Irish Brigade

The story of the 38th (Irish) Brigade in the Second World War

2 LIR – January to October 1942

For six months at the start of 1942, the 2nd Battalion lived in a land of Nissen huts in Didlington, an outlandish part of the Norfolk countryside.  They were housed among a narrow belt of coniferous trees inhabited by brown squirrels and tree-creepers and a multitude of fat rats whose feet beat a tattoo on the metal sheeting of the huts.  The winter at Didlington was a hard one, with snow on the ground for weeks at a time.  More than once the water supply was frozen, but despite everything the health of the battalion remained remarkably good.

On June 7th 1942, the 2nd Battalion went by road to Scotland, a three-day journey of three hundred and thirty miles, which was accomplished without a vehicle casualty, a great tribute to the transport-maintenance section.

The new camp was in grand countryside, six hundred feet above sea level, and was the best-tented encampment in which the battalion had been. The White Triangle of the 1st Infantry Division came down, and the Mailed Fist of the 6th Armoured Division took its place.

Within a few days of settling down in Scotland a Battle Drill cadre was formed, under Captain J. D. Lofting, and the battalion went through a strenuous battle-inoculation and assault course.  When mobilisation was nearing completion the officers’ roll of the battalion was:

Lieut-Colonel Sir William Starkey, Bt., Commanding Officer.

Major J. McCann, Second-in-Command.

Major C. A. F. Gibbs, O.C. Headquarters Company.

Captain J. D. Lofting, O.C. H Company.

Captain S. M. Ekin, O.C. F Company.

Captain H. Henderson, O.C. E Company.

Captain J. Grant, O.C. G Company.

Captain L. J. Samuels, Medical Officer.

Captain T. L. Laister, Adjutant.

Captain D. W. Conroy, Transport Officer.

Captain V. J. A. Lillie-Costello, Administration.

Captain R. G. Cockburn, Carrier Platoon.

Lieutenant D. Aitkenhead, Quartermaster.

Captain J. P. Carrigan.

Lieutenant C. R. M. Heaps.

Lieutenant M. Tasker.

Lieutenant W. F. H. Cooper.

Lieutenant J. D. O’Rourke.

Lieutenant D. Kirkham.

2nd Lieutenant H. E. Rawlings.

2nd Lieutenant W. Bowker.

2nd Lieutenant C. E. Kinch.

2nd Lieutenant E. H. E. Beechey.

2nd Lieutenant M. J. Goldstone.

2nd Lieutenant N. W. Dorrity.

2nd Lieutenant K. Neely, Signals Officer.

2nd Lieutenant B. C. Stigant.

2nd Lieutenant P. J. Gibbons.

2nd Lieutenant F. E. Fletcher, Mortar Platoon.

2nd Lieutenant A. G. Lees.

2nd Lieutenant R. T. McKenna.

2nd Lieutenant V. W. L. Pottinger.

2nd Lieutenant J. M. McGranahan.

2nd Lieutenant T. W. H. Wilson.

2nd Lieutenant R. Hardwick.

R.S.M. H. Reid.

On the strength, but away from the battalion, were: Major W. D. Swiney and Captain B. A. Tebbitt, both at the 6th Armoured Division Battle Drill School. Of the 2nd Battalion London Irish Rifles that were at Chelsea when war broke out, the only officers remaining were: Lieut.-Colonel Starkey, Major McCann, Major Gibbs, Captain Lofting, Captain Conroy, Captain Laister, Captain Ekin, and Captain Cockburn.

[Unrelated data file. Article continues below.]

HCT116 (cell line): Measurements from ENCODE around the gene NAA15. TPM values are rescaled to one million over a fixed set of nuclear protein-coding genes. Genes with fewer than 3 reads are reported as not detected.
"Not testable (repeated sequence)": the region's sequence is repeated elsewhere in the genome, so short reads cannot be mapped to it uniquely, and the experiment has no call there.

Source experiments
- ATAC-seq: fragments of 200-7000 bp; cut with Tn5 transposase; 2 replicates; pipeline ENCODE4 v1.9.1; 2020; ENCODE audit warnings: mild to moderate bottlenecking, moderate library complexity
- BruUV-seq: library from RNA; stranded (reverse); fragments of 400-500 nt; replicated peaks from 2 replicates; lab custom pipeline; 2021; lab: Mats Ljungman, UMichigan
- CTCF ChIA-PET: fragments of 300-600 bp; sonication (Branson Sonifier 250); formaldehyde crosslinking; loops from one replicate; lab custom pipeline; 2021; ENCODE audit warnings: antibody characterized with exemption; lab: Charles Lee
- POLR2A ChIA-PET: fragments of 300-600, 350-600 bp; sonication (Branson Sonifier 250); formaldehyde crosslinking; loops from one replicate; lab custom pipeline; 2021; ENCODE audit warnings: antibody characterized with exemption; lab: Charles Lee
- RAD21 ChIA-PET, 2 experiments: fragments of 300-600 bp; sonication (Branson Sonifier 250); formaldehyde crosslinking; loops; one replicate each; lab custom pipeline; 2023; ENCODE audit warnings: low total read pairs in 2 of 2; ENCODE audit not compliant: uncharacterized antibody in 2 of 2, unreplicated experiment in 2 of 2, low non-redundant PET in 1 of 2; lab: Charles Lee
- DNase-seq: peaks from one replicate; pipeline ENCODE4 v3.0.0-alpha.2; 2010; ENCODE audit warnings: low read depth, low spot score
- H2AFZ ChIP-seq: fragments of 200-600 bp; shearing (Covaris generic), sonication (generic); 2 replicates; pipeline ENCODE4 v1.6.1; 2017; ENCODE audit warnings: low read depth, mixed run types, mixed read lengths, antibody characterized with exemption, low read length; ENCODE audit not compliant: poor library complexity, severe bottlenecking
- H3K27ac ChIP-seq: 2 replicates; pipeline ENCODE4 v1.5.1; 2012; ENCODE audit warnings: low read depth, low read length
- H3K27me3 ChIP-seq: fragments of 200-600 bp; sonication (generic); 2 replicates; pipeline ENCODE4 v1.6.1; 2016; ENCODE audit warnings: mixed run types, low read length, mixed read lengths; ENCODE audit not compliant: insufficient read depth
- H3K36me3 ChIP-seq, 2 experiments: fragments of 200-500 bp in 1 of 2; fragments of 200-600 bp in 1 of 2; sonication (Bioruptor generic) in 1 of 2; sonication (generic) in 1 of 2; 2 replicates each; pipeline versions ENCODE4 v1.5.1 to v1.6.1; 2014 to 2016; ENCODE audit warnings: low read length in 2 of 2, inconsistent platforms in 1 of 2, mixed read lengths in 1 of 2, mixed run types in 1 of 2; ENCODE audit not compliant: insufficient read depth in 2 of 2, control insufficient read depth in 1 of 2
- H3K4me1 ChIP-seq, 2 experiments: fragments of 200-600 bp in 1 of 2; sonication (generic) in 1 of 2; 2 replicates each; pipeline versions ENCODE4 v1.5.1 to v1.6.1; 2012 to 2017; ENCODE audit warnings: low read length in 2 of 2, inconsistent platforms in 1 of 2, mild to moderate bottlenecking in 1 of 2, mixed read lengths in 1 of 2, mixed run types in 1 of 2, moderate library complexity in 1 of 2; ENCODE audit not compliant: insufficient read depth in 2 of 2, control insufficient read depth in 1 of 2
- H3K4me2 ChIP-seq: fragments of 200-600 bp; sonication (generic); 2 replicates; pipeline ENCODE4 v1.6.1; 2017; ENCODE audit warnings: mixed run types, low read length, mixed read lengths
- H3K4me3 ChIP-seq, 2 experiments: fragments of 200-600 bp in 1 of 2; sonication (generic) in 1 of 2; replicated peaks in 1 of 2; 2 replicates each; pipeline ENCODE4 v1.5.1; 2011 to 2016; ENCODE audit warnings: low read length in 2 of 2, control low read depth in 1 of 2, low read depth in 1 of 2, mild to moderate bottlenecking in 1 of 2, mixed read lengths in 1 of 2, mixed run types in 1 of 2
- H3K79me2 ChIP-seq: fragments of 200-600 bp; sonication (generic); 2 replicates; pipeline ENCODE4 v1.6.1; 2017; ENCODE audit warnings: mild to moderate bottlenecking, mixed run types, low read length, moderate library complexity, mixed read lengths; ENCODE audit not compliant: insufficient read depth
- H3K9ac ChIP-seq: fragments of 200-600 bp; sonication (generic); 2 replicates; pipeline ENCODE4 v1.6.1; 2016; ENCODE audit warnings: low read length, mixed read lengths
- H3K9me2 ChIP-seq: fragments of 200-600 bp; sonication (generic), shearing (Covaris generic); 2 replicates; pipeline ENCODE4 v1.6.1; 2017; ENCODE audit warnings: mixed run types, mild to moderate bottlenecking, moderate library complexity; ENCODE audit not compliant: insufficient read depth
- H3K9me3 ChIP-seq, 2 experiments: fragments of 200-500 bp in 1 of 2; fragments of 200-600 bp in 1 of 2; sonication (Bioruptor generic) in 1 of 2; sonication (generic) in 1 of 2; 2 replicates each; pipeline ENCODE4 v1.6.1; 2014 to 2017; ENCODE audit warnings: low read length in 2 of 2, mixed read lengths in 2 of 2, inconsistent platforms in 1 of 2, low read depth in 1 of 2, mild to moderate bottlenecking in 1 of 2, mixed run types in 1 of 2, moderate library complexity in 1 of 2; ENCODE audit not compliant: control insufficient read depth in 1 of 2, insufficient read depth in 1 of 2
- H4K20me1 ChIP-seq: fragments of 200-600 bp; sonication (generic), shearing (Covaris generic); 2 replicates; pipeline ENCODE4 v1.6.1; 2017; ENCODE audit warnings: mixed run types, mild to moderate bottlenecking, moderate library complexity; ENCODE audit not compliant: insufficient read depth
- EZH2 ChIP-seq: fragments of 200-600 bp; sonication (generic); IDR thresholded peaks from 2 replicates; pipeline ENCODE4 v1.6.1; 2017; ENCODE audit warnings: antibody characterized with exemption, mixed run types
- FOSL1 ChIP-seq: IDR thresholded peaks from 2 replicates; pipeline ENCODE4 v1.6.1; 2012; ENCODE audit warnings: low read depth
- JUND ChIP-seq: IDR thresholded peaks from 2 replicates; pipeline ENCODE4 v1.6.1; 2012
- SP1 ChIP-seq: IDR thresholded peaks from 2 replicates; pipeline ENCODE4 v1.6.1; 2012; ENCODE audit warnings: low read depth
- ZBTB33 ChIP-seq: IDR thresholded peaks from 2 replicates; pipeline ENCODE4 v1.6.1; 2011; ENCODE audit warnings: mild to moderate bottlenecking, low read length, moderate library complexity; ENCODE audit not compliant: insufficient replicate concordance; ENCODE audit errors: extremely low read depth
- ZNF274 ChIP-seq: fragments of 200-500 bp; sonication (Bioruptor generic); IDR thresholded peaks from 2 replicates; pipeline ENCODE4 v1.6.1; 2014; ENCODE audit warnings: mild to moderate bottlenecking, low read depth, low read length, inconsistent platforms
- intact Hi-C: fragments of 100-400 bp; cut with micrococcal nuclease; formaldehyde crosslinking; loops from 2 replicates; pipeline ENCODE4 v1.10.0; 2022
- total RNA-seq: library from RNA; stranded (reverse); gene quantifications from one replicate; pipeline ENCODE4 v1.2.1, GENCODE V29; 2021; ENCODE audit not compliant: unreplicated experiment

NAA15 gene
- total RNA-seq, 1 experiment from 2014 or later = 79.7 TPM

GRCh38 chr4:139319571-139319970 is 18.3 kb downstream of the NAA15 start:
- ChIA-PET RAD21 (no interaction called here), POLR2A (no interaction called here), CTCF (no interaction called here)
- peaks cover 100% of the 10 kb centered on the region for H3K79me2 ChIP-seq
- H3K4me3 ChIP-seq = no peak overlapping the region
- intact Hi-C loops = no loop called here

By that time Lieut.-Colonel Starkey’s normal three years of command had elapsed, and a new Commanding Officer was appointed. He was Lieut.-Colonel J. B. Jefferys, from the 1st Battalion Royal Ulster Rifles. He assumed command on June 26, 1942.

Sir William Starkey had earned the respect of all who had served under him. Apart from those few of the 2nd Battalion who had a few years’ service behind them, he had raised from the environs of Chelsea a motley crowd of untrained men – actors, clerks, painters, lawyers, artists, journalists, accountants, tradesmen, all men from diverse stations in life – and turned them into hard, virile soldiers, ready and eager to meet the enemy on any terms.

There was a change, also, at brigade headquarters, Brigadier The O’Donovan, M.C., relinquishing command. He was succeeded by Brigadier Nelson Russell, D.S.O., M.C., from the 6th Battalion Royal Irish Fusiliers.

In a farewell message Brigadier The O’Donovan said:

“I want all ranks to know how sorry I am to leave them. There is much for the Brigade to ‘try-out’ and learn, and the time may be short. But there is a feeling of friendship and goodwill throughout the Brigade, coupled with a fixed and cheerful determination to conquer in spite of everything, which should make it invincible.

“With each of you individually I would say ‘good-bye and good Luck.’ and I am, confident that when the opportunity offers the Irish Brigade as it now exists will cover itself with glory.

“Good-bye.”

TRAINING for the 2nd Battalion in July and August 1942 was particularly hard.  They had to become accustomed to their new role in an armoured division.  At a divisional camp at Douglas, tanks, gunners, and infantry got together on a company-squadron basis, and this enabled one to meet the other and for each to learn something of the other’s problems.  An exercise, “Dryshod,” was held in which, on paper, the hills south of the Clyde were divided to represent the English Channel.  Agricultural towns became ports, the hills were in theory washed away to become the sea, a sea over which the infantry marched and the tanks rode.

There were long forced marches in all weathers, and the battalion lived as closely as possible to conditions of real war.  The purchase of food in the towns and villages through which the men passed was forbidden, and they all learned to live “hard.” Above all, “Dryshod” was a great test in staff work, which was carried out smoothly and efficiently.



 

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